According to ZR leader Gcobani Ndzongana the community is committed to eradicating crime in its entirety in the area. “We have discussed our plan with the SAPS and we will not rest until every criminal has been driven from the suburb. We do not condone vigilantism, but you must understand that crime is a huge problem and the rights and freedom of innocent people are being trampled upon. We will not allow that,” says Ndzongana.

According to him ZR has received a clear mandate from the community to continue their fight against crime. “Our plan is simple. We will fist deal with drug dealers and their suppliers. Drugs are the root cause of crime in our community and anyone involved in the selling or distribution thereof needs to be removed and handed over to the police. We will deal harshly with criminals and burn down all their operating places.”

According to him those community members who commit acts of crime outside the borders of Zwelihle must be apprehended and brought to the community for them to deal with the culprits before handing them over to the police.

“This programme will continue until all our residents are safe, day and night. We will not allow crime to steal our future. We are aware that there are those in the white community who are demonising us on social media for our actions. We take note of their displeasure, but we want them to understand that we also know where drugs are being sold in the CBD and we will put an end to that, too,” says Ndzongana.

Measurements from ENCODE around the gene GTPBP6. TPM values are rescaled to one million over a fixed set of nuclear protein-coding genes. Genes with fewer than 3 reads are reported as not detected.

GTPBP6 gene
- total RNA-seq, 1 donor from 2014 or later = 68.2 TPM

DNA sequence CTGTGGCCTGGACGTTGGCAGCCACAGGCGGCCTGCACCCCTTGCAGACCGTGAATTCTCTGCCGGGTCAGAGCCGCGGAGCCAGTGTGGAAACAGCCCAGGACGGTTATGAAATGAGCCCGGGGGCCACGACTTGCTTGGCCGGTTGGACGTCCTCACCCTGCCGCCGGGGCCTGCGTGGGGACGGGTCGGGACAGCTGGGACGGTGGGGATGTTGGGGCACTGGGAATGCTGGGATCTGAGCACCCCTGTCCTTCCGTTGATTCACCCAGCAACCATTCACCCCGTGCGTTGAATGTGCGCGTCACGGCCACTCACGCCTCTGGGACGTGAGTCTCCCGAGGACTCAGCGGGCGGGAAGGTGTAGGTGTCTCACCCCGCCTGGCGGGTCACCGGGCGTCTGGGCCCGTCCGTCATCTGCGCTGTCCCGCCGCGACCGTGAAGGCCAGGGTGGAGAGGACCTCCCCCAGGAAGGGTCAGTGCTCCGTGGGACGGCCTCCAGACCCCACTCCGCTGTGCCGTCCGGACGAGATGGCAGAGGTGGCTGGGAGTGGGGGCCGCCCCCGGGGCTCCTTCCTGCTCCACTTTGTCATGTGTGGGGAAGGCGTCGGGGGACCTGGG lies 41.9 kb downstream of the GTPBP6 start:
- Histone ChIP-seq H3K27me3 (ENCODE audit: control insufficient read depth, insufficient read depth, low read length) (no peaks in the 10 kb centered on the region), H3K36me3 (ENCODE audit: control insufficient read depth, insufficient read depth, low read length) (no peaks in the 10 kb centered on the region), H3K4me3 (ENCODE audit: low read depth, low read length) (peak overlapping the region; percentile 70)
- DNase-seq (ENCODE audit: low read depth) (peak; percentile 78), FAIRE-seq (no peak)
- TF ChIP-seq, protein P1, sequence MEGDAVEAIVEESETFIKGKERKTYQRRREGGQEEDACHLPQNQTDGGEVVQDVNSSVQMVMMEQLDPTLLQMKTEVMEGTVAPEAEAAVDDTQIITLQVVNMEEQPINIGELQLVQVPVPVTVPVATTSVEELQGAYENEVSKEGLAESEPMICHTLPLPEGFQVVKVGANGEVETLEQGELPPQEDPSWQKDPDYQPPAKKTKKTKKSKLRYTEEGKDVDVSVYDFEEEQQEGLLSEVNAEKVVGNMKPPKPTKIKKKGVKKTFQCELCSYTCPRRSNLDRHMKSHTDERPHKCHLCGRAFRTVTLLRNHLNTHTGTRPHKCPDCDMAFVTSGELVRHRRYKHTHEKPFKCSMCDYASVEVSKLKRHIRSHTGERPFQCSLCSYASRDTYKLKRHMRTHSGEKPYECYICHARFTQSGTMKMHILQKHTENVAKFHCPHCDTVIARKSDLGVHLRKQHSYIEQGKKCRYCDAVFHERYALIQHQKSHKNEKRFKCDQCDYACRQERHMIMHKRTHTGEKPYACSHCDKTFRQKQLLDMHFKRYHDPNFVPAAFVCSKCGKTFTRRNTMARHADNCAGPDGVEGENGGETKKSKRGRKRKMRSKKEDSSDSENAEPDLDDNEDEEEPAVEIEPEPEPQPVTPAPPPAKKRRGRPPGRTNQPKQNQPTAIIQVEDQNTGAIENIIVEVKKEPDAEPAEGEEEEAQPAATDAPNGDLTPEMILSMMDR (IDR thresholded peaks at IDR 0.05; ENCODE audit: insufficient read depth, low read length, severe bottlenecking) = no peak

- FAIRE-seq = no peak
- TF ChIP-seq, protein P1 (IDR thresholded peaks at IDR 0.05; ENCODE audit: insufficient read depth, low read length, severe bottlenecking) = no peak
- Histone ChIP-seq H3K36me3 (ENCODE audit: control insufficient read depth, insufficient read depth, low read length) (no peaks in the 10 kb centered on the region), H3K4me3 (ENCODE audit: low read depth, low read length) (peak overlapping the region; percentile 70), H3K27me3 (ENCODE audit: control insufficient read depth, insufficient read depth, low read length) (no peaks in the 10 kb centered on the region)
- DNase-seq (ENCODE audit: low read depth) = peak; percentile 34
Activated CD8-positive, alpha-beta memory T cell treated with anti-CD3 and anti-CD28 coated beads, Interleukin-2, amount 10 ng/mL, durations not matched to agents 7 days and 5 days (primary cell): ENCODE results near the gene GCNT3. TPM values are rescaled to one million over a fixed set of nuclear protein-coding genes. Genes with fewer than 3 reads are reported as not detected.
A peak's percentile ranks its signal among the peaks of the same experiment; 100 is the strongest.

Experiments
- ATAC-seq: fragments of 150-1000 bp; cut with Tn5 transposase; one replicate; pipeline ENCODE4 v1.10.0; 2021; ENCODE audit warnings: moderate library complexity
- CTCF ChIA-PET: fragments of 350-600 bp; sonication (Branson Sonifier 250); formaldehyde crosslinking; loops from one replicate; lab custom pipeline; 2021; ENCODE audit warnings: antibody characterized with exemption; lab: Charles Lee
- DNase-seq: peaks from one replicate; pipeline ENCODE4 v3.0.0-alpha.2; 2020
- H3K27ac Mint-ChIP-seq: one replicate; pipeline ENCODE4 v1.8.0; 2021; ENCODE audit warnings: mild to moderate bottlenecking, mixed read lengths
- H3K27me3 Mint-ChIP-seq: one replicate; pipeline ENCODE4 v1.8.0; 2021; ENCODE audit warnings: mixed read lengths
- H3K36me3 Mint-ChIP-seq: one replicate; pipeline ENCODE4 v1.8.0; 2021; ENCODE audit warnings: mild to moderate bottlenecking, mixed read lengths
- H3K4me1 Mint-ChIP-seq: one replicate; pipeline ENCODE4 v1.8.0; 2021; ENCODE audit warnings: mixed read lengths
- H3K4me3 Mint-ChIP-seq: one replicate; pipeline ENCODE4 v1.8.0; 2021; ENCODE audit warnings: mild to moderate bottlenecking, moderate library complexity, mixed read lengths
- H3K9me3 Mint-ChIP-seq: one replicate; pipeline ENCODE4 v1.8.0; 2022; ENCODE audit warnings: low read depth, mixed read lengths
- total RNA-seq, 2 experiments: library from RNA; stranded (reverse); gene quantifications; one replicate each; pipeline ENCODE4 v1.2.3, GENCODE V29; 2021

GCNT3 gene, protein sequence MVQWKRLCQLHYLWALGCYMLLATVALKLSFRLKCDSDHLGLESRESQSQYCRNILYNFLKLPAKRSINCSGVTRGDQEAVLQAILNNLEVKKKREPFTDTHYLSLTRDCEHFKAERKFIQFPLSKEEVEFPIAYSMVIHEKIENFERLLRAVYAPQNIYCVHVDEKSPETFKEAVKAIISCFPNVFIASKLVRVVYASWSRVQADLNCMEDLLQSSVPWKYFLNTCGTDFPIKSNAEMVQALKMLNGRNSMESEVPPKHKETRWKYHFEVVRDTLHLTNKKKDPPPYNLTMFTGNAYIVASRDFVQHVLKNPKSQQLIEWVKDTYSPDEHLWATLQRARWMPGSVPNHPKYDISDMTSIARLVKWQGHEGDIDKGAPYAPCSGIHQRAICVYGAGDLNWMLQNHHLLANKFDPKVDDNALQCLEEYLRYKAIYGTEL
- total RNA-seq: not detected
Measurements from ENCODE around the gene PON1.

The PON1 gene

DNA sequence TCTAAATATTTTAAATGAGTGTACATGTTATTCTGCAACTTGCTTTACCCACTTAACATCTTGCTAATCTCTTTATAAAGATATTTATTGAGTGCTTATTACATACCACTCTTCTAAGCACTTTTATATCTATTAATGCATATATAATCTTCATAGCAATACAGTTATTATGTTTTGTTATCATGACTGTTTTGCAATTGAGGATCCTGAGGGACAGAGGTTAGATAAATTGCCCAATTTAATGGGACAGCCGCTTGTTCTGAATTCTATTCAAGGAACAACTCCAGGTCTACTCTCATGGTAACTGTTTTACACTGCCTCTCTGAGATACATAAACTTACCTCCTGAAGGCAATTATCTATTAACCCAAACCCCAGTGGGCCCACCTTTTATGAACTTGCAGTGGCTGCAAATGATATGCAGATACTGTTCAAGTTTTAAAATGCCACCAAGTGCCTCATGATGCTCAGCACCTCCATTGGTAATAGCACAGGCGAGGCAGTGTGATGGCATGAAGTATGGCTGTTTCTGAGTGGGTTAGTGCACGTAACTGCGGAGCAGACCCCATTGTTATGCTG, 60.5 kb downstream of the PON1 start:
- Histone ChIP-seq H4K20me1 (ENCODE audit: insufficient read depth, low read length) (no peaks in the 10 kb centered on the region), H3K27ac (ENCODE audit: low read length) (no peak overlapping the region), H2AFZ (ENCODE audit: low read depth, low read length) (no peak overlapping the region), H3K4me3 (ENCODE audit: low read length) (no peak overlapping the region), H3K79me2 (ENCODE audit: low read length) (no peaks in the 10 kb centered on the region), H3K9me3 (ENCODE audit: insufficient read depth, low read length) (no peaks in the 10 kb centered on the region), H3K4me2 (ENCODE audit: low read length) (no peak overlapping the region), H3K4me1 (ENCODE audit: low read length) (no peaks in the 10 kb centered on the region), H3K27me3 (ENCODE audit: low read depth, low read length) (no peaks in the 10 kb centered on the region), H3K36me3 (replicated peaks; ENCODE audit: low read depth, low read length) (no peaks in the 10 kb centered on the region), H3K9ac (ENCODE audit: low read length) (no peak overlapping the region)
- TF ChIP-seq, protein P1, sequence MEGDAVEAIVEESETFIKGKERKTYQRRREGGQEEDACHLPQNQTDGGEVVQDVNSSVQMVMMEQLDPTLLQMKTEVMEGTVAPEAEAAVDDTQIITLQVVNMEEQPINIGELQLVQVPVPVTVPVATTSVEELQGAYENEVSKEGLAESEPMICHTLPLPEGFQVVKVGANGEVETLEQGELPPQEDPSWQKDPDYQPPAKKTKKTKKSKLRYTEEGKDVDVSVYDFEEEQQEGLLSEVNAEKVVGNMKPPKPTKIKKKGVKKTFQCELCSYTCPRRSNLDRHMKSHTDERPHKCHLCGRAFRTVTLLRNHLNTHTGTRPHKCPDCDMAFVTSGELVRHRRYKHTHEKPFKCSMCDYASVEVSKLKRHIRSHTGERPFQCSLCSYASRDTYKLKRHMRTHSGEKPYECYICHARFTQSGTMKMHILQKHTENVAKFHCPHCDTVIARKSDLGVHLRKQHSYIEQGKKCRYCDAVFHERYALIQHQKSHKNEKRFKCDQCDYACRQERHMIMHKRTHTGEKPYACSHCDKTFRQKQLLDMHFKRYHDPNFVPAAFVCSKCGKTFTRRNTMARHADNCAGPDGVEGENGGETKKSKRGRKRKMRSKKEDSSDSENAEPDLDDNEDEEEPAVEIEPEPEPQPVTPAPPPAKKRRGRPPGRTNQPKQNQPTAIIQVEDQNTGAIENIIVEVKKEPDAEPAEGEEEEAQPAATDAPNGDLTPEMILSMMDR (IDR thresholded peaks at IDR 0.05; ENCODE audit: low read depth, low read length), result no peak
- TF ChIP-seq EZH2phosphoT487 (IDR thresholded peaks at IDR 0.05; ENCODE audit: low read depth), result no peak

Heilbron says they have met with the ZR leadership and welcome and appreciate their initiative. “We did make it clear that mob justice or vigilantism cannot be allowed, and we will arrest those who make themselves guilty of it. We would much rather see the Zwelihle initiative become a neighbourhood watch that works in conjunction with the SAPS. We would also like the community of Zwelihle to become active members of the CPF so that they form part of the bigger community fight against crime.”

According to Swanepoel social media plays a significant role in the interactions between communities. “It has the ability to both bond and tear apart communities. In Hermanus it is unfortunate that in most instances it is the latter. Because social media makes it so easy to voice your opinion to a large group of people it provides a platform for those who want to make themselves heard. Unfortunately, most of the reactions are of the kneejerk variety, further stirring anger.

“It is a fact that emotional intelligence does not feature prominently on social media. People react to information within seconds without first thinking of the impact that their comments might have or that it might be discriminatory. My advice to people is to think before they type. It is easy to make a comment, but we must think before we do it. I see so many derogatory comments by people who have impressionable children that see the comments and emulate what their parents say.

“We need to start the process of transformation and commitment to end discrimination and crime in our own homes. This must be done by the examples we set for our children and by educating both ourselves and our children on how to become productive members of society.

“Combatting crime is not only about giving money or not committing crimes. Its about giving your time, energy and talents to the community and setting an example that others want to follow. Start by joining your neighbourhood watch or attending CPF meetings.”